By Nick Barry
FRAMINGHAM – Some people can make a difference in people’s lives because of a big important gesture they do. However, small acts and a kind heart can impact people’s lives just as much. That seemed to describe the impact that Joan Goldberg, a resident of The Branches assisted living community in Framingham.
A party was held in her honor on Thursday, June 25.
Born in Pittsfield, Goldberg receiving a degree in education from the University of Georgia.
She moved to Framingham and taught at the Early Childhood Preschool at Temple Beth Israel School.
After years of teaching, she worked in the American Girl store in Natick from 2010 to it’s closing in March of 2019.
Her area of expertise was the “Bitty Baby” department, which had baby dolls for children ages 3 and up.
Her experience as an educator seemed to be a perfect fit for the job, as she would use those skills to interact with the kids and explain to them how the dolls worked.
The 2 p.m. celebration started when Goldberg arrived accompanied by her husband, daughter, two granddaughters, and many other residents and friends.
Her long-time friend and Branches Programming Director Collen Kodjian began the celebration by thanking her for her patience and kindness over the years.
“She’s a great lady who put others ahead of herself,” said Kodjian. “Thank-you so much for being here today.”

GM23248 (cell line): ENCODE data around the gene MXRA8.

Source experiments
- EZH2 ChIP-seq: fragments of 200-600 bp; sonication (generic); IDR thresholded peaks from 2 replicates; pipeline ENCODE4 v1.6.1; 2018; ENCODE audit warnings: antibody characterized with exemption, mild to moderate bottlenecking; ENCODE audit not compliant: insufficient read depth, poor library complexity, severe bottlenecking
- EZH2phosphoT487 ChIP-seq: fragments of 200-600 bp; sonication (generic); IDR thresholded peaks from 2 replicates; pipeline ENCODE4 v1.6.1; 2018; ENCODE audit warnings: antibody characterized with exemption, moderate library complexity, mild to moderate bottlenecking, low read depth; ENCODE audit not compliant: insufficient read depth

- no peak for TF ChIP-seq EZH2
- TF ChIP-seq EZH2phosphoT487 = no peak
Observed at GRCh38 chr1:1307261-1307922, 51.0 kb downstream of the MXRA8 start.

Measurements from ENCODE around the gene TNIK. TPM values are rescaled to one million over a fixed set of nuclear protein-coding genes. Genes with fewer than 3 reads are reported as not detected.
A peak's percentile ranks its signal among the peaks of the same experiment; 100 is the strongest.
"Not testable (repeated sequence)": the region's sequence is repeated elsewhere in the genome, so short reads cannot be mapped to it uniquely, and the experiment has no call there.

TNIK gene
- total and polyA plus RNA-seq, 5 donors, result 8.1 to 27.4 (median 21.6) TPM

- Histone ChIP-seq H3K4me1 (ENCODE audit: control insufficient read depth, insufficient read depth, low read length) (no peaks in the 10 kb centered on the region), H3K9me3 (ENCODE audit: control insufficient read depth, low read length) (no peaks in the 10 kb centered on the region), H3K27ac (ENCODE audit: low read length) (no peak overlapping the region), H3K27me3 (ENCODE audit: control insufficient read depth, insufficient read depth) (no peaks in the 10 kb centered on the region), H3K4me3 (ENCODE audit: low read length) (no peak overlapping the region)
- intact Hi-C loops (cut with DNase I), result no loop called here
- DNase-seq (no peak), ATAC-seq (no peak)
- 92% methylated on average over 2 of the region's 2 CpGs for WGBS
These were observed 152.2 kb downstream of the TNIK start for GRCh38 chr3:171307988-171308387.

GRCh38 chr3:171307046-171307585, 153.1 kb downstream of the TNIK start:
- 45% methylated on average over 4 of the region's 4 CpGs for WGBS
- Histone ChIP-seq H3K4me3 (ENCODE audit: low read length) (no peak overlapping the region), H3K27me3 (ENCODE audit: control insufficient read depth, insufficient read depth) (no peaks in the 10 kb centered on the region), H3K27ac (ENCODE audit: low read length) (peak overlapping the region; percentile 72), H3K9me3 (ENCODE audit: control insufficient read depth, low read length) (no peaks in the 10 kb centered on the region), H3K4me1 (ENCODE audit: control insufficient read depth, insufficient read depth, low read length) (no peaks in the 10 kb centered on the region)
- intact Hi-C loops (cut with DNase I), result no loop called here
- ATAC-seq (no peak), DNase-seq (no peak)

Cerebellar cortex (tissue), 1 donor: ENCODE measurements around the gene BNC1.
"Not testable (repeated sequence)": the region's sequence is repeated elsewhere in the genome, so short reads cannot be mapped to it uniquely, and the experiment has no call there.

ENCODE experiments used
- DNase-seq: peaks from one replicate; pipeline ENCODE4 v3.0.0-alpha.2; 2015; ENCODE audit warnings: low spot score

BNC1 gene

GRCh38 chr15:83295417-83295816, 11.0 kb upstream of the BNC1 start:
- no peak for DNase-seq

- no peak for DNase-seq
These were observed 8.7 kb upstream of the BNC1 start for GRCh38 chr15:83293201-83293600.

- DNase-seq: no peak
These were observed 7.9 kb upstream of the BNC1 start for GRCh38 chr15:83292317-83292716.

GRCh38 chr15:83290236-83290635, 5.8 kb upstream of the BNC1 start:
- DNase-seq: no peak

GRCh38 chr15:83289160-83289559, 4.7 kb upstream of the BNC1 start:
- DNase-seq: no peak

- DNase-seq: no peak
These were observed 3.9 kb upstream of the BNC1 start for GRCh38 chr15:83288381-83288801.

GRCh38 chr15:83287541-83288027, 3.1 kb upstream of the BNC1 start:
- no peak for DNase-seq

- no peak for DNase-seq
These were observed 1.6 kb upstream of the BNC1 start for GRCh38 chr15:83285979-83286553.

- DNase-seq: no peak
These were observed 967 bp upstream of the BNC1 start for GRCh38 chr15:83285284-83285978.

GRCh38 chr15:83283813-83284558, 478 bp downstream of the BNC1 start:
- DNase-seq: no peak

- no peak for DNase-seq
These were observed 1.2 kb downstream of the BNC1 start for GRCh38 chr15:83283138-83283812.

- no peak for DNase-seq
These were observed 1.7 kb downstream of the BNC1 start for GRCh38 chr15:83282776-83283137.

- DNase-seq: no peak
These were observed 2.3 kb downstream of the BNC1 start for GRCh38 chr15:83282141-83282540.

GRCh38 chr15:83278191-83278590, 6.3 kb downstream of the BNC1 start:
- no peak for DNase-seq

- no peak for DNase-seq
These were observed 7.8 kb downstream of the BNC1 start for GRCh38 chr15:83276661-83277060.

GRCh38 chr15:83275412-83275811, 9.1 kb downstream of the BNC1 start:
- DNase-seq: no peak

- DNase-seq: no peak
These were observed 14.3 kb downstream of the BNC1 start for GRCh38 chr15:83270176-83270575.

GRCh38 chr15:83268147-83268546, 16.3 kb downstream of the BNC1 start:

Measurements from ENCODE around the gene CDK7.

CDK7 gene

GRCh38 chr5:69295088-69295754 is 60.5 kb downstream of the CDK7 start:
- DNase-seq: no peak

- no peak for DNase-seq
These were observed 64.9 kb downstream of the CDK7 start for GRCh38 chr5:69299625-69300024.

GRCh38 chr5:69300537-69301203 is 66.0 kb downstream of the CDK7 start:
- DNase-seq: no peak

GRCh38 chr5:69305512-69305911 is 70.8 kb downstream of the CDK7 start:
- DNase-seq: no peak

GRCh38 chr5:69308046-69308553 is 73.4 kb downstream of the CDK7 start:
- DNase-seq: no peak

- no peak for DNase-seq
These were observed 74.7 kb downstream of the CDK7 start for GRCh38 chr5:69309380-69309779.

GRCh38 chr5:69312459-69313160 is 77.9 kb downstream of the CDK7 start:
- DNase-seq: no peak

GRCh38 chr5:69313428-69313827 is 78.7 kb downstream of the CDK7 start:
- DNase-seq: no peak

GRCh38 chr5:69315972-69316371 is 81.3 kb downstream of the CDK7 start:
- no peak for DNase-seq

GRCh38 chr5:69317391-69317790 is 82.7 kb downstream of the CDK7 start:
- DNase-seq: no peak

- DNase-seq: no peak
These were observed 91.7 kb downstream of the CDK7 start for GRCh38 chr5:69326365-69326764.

Following the dedication, Goldberg and the residents enjoyed a buffet of chicken tenders, egg rolls, crab Rangoon, and of course cake.
Goldberg was gifted with a Bitty Baby from the American Girl corporate headquarters in Wisconsin as a thank-you for her dedication to the company.
Besides the cake and the gift from American Girl, The Branches showed it’s appreciation for Goldberg by putting out a display of Kodjian’s collection of American Girl dolls, a passion that both of them share.
One of the dolls, Molly, held a scrapbook made by one of Goldberg’s former students, who was a grandchild of one of the residents of The Branches.
According to Kodjian, she would make these books for every child in her preschool class so that parents could have “a permanent record of their child’s development and growth that they could look back on later in life.”
When asked what was important about teaching children, Goldberg said appearing warm and welcoming is important. “The best thing to do is to keep your smile on,” she said. “It will get you many places.”
Her warm and positive attitude as an educator seems to have paid off, as she was loved by not just children, but many others who visited American Girl as well. “She was always well liked by the parents,” said Marshall, a friend of hers. But aside from being a great educator, she was also a friend that would always have your back. “If you needed help, you could always call her,” Marshall said.
Although she is not teaching or working at American Girl anymore, Goldberg is thankful for the time that she had.
“It was always my thing,” she said. “And that’s beautiful.”
Nicholas “Nick” Barry is a student at Westfield State University but lives in Framingham. Nick is an English Major that is focusing on writing, but he is currently finishing up his second major in Ethnic Studies. Although he is unsure of what the future will hold, he wants to do work related to journalism or solving important social issues. This is his second time interning with SOURCE.